March 14, I arrived back in Louisville for my friend’s Match Day.  We hunkered down in our favorite neighborhood bar to catch up before the big day.  They were excited and nervous matching into pediatrics, internal medicine, psychiatry, pathology, and radiology.  I had been on the phone with most of them on Monday for the moment that they knew they had matched, but not where yet.  We woke up Friday nervous but excited. While I was glad to see them, I also started to get pangs of sadness that this was not my year.  It stirred up questions about why I took the path that I am on. It stirred up guilt from thinking about myself on their day. As the hours drew closer to noon, I waited with them to open their envelope.  Surrounded by my friends, it almost felt like watching a movie. I was there, but I was not participating in the day I had been thinking about for four years. They were all happy where they matched, and I was happy for them!  It is amazing to see the envelopes open and the variety of reactions from the students matching. Even as the days have passed since then, I still have had a hard time coming to terms with the fact that my match day will not be the same as theirs.  I will return for fourth year, to no friends that I have spent all my years of medical school with. It will just be me on that day in March hopefully opening an envelope that says I matched. I won’t have those friends that I love so dearly there. It seems arbitrary, but it has made me question whether I am on the appropriate path.  Was it the right decision to move towards getting a Ph.D.?  Was it right to put my life on hold for three years before returning?  Should I have just matched with my friends?  I will admit I do not have the answer to this.  For others out there though, feeling this same way, your feelings are valid.  My friend from home always likes to tell me to remember that my feet are on the ground, and that helps me to remember that I am here, and I am living my own journey.  While the journey may not look the same, my goal of becoming a pediatric surgeon has not changed. Where I am going is just as important as the steps I am taking to get there.  It is brave to take the road less traveled, but it can also get lonely.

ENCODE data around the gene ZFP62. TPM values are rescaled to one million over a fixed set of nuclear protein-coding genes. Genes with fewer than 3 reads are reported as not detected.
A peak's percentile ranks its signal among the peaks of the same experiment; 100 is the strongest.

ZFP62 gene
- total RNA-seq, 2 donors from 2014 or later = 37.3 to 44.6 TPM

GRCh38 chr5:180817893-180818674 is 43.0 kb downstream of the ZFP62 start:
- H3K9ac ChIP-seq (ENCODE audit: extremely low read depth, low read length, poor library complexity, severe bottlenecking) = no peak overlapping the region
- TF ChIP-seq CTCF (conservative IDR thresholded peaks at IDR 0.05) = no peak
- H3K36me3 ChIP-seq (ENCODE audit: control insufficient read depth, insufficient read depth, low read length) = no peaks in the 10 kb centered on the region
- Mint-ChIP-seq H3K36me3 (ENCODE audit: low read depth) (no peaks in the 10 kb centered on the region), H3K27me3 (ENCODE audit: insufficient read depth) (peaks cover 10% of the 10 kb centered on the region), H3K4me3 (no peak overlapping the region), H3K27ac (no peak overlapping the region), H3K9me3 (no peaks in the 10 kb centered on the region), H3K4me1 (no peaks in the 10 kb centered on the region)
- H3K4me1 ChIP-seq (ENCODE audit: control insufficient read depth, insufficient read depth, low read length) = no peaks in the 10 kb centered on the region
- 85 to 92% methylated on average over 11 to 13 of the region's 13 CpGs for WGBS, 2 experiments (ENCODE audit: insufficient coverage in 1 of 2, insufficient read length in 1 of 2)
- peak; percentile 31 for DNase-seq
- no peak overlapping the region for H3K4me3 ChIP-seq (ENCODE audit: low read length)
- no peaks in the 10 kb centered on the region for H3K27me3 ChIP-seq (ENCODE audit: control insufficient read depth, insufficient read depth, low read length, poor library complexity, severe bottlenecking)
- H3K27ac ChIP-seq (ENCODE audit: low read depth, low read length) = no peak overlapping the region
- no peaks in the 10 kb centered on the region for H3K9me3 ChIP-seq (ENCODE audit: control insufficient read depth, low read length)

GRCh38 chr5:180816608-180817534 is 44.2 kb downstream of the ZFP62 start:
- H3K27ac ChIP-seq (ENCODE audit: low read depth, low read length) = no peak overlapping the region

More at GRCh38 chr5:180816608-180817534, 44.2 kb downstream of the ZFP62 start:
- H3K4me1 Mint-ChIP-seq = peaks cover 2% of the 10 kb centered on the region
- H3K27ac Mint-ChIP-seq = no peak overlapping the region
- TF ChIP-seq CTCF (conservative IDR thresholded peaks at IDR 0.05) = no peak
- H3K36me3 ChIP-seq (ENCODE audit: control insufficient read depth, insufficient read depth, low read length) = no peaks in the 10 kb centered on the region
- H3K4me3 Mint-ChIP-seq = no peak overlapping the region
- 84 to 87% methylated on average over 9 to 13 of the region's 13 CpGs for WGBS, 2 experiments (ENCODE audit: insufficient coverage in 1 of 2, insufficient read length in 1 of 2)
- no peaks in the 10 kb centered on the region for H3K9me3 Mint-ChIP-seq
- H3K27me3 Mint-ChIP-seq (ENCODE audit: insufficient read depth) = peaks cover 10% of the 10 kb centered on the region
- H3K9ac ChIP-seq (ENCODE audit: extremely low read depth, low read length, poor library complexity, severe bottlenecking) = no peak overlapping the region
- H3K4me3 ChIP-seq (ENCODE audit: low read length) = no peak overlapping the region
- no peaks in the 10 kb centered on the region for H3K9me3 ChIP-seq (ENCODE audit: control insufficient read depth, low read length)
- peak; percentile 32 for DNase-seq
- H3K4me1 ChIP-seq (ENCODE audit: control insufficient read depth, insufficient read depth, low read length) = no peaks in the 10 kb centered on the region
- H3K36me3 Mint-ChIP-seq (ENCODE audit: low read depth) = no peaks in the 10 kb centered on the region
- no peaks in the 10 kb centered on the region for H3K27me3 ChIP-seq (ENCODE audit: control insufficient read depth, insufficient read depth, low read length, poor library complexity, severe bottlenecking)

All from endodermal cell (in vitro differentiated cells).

For those of you who did not match this year, I am truly sorry.  This process is not easy or fair sometimes, and your heartbreak is real.  I hope you know that you are not alone in this journey, and Match Day brings the best and the worst on the same day.  Also know that taking care of yourself and your mental health is important during normal life and during stressful changes like this.  You are not less of a person for needing help. To those who matched and to those who are graduating in the coming week, CONGRATULATIONS! Your late night, blood, sweat, and tears have gotten you to this point. I am sure you are nervous to start residency soon, but try to remember that we are rooting for you. Take care of yourselves, and cut yourself some slack sometimes. We couldn’t get through this process without each other.

Alyssa Brown grew up in Chattanooga, TN.  She went to Centre College for a B.S. in Biology and minor in History.  She fell in love with surgery after seeing her mentor perform an anoplasty during the first year of medical school.  In July, she finished her third year of medical school and wandered off the beaten path to get a PhD, before finishing her MD.  She is receiving her MD degree from University of Louisville School of Medicine, and her PhD in Biomedical Engineering and Physiology at Mayo Clinic School of Biomedical Sciences.  She is currently working on research projects involving pediatric ulcer disease, diaphragm sarcopenia, and benign breast disease. She currently works as part of the AWS Blog Subcommittee and AWS Instagram Subcommittee.  Whe she is not buried in lab work, you will probably find her in the pediatric surgery OR, baking sweets and pastries that she saw on “Great British Bake-Off”, or off on an adventure. You can find her on Instagram @alyssabrown1013 and Twitter @Alyssa_B_MDPhD


Our blog is a forum for our members to speak, and as such, statements made here represent the opinions of the author and are not necessarily the opinion of the Association of Women Surgeons.